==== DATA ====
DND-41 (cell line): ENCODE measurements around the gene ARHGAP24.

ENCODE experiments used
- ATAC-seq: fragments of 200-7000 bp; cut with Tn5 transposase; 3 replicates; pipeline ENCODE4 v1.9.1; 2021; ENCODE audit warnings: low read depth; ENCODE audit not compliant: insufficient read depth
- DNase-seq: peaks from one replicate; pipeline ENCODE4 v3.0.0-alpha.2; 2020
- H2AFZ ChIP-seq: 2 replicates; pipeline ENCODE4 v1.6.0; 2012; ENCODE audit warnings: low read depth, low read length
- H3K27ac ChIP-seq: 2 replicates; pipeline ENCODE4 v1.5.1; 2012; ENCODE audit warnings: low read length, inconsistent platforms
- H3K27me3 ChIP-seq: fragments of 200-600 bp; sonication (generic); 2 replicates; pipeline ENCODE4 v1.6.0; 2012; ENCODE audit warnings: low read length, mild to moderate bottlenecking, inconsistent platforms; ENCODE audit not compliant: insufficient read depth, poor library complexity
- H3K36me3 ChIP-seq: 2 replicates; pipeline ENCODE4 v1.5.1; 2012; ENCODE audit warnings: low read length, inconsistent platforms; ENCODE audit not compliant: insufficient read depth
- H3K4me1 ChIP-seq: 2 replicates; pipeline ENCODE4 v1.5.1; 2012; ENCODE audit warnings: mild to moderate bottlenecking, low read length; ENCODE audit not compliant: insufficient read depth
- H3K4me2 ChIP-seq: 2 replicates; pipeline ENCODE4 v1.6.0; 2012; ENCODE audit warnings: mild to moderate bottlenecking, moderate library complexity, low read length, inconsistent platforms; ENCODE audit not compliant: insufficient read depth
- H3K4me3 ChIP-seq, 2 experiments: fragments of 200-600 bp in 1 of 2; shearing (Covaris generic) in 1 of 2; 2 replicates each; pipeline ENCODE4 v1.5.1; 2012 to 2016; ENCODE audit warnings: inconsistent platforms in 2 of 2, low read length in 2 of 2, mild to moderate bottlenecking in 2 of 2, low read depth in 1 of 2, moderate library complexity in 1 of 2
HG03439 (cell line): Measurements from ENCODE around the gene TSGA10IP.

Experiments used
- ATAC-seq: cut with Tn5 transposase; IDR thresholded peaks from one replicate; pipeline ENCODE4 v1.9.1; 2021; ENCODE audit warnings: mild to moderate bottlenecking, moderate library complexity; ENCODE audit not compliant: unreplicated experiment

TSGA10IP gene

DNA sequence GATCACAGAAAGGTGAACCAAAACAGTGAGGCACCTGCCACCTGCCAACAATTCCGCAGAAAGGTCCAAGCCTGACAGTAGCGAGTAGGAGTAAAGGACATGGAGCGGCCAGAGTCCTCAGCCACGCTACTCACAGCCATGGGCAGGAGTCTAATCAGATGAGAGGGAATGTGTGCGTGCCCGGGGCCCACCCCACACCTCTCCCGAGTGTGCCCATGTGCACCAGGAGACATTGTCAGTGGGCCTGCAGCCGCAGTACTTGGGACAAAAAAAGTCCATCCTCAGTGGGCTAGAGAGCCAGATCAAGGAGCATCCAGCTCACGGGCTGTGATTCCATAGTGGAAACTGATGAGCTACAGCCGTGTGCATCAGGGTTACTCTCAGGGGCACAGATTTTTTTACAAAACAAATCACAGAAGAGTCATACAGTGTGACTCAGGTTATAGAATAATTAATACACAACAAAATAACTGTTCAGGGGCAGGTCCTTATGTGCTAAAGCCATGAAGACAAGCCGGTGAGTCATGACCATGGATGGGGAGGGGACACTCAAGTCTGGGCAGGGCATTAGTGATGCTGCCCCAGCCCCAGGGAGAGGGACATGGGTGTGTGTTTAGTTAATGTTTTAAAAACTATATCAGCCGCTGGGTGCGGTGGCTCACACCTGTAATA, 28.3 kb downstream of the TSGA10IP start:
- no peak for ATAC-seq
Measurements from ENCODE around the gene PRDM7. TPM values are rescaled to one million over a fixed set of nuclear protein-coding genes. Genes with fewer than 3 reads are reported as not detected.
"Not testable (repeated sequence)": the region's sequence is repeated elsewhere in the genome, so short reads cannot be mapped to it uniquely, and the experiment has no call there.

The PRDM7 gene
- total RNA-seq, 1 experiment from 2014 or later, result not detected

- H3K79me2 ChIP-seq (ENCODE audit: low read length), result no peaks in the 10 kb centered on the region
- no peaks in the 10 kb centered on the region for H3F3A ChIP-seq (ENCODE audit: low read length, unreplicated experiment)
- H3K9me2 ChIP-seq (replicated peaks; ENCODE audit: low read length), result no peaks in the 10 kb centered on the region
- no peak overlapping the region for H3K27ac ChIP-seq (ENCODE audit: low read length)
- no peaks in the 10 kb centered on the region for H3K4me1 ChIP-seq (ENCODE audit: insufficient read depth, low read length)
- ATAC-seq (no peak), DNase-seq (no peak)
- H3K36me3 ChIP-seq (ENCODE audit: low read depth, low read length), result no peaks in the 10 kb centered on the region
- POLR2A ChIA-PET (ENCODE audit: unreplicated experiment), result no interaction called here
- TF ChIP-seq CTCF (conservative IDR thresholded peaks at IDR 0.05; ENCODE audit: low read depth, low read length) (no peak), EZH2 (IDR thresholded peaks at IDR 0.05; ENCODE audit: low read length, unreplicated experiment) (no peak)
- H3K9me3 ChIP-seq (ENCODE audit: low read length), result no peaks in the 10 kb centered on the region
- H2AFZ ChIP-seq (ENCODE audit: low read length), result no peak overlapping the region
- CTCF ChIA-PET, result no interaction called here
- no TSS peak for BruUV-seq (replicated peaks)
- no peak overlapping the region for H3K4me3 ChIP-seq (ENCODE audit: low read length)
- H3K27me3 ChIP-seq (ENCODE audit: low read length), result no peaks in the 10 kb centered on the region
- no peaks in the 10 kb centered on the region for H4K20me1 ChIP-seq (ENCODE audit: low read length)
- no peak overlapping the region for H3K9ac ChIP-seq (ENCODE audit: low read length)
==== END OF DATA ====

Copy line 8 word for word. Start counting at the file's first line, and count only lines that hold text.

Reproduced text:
- H3K36me3 ChIP-seq: 2 replicates; pipeline ENCODE4 v1.5.1; 2012; ENCODE audit warnings: low read length, inconsistent platforms; ENCODE audit not compliant: insufficient read depth